What daily action steps could we take?
A good place to start de-hypnotising is by recognising that there is unlimited potential within – that you are a powerful, creative, spiritual being, and you are not defined by your past, your present, your bank account, your age, nor are you a victim – unless you choose to be. You are the creator of your experience. As mentioned, daily meditation, self-hypnosis exercises and affirmations are useful actions to facilitate healing, which is why I included all of them in the workbook section of the book.

When did you discover the greater population is already hypnotised?
It came during my training as a hypnotherapist. Most hypnotherapists, I would think, understand the idea that our job is really that of de-hypnotising. It wasn’t until I was exposed to hypnotherapy that I truly understood it in those terms. One of my instructors said something to the effect in a class, and it hit me like a lightening bolt that we are all already hypnotised.

What can readers learn from experiencing your book?
In school, we are taught in detail about how our body works, but no one teaches us how our mind works, unless you study psychology in college. And even that is limited. So my first hope is that readers walk away with a better understanding of their mind. And through that knowledge, I hope they learn just how much control they can have over their mind and thus their emotions, their experience, and their future. Lastly, I hope they are inspired to begin doing the exercises in the book to start their journey of waking up.

For those who haven’t heard of A Course in Miracles, can you speak about your experience of it?
I consider myself a seeker. I began transcendental meditation at seven years old and spent my life reading spiritual or New Age books and attending lectures and workshops of some of our greatest leaders in the field. But there was always something missing in everything I sought. Nothing and no one could, to my satisfaction, answer all the questions I had – until I found A Course in Miracles. It all just sort of clicked into place. It was what I was seeking, and I was 19 at the time. Since then, A Course in Miracles has informed my life. It has shaped my thinking. As mentioned, it’s the lens in which I see the world. It is what guided me to becoming a hypnotherapist, to meeting my husband, who was also a student of A Course in Miracles, and it inspires my work as an animal activist, as well. As cheesy as it sounds, ACIM is the air in which I breathe. I understand my life better, I understand the motivation of myself and others, I understand why we are all here, and what we are trying to achieve. With that understanding, I have become more at peace and fulfilled.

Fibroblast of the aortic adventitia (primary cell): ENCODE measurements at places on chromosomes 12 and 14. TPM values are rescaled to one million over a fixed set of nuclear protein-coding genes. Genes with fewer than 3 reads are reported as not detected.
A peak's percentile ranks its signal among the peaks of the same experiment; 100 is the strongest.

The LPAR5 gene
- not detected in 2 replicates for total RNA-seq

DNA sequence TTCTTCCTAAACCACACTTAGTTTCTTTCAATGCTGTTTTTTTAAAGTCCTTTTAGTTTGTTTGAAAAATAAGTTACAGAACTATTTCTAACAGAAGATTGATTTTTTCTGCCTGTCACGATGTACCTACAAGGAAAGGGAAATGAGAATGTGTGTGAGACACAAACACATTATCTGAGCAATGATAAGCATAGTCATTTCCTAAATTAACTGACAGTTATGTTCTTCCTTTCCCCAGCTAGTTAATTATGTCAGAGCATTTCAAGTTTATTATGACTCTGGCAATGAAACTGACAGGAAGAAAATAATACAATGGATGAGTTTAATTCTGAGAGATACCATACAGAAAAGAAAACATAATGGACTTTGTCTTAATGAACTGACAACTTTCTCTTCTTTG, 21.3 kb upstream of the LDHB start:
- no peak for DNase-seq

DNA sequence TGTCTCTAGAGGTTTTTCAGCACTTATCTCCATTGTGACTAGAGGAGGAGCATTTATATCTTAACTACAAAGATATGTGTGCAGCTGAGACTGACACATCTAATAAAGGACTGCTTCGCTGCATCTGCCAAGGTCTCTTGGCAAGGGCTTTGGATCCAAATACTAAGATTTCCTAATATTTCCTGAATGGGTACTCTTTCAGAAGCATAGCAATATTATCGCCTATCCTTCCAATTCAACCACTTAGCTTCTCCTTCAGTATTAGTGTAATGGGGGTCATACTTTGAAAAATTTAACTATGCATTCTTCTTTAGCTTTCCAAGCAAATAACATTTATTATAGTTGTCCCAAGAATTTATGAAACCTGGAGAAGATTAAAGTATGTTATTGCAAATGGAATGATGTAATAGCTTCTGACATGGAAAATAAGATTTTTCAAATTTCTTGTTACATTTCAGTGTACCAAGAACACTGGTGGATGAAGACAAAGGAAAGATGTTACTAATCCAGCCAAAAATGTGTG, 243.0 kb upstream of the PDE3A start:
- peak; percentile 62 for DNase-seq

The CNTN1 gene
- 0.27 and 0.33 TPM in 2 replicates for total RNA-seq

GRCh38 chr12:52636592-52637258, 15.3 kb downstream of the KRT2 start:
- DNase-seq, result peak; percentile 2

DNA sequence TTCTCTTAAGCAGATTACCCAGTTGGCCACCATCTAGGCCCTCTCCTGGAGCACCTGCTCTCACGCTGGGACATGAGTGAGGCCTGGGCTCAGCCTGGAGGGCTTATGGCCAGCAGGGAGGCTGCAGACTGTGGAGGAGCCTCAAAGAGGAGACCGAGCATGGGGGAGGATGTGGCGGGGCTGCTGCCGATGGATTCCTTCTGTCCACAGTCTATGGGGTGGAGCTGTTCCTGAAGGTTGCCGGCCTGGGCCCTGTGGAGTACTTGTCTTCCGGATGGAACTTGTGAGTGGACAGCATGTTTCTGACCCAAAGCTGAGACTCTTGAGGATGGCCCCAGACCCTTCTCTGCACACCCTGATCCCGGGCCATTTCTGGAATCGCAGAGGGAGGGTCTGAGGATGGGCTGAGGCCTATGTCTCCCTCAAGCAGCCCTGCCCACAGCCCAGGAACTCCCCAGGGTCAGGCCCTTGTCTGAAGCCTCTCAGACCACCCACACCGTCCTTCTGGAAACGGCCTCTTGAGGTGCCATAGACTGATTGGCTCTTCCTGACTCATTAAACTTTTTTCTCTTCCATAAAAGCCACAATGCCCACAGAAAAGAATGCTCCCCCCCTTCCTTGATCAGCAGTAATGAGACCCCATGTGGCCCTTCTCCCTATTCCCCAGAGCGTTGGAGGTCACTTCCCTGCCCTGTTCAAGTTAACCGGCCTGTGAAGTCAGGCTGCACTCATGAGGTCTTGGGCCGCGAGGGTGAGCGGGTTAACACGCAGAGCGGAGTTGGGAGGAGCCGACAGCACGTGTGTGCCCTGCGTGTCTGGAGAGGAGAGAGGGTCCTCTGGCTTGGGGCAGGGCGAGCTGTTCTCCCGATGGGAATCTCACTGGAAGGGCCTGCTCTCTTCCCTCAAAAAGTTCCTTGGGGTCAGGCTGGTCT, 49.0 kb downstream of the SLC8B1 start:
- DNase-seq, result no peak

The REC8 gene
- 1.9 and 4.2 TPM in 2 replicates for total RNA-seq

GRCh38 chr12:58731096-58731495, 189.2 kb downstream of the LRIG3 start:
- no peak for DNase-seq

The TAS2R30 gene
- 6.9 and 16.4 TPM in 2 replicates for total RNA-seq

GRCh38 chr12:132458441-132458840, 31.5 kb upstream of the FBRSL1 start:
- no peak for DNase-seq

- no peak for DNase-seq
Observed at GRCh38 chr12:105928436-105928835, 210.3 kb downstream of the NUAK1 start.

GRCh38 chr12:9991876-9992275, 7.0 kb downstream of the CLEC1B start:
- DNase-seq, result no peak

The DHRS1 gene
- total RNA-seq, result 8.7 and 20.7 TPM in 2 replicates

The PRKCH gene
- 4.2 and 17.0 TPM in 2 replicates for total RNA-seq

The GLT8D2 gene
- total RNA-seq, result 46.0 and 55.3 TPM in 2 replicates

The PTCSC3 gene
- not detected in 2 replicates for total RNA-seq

What happens when someone becomes de-hypnotised?
They can expect to become lighter, happier, healthier, more abundant, create their ideal body, release bad habits, meet their soul mate, become more engaged in helping the world, have a desire to be of service, wake up in the morning with a deep sense of purpose, find true empathy and connection to everyone and everything, and be surrounded by an ever present peace that goes with them wherever they go. Just to name a few. NH

Find out more about Cynthia Morgan and her book at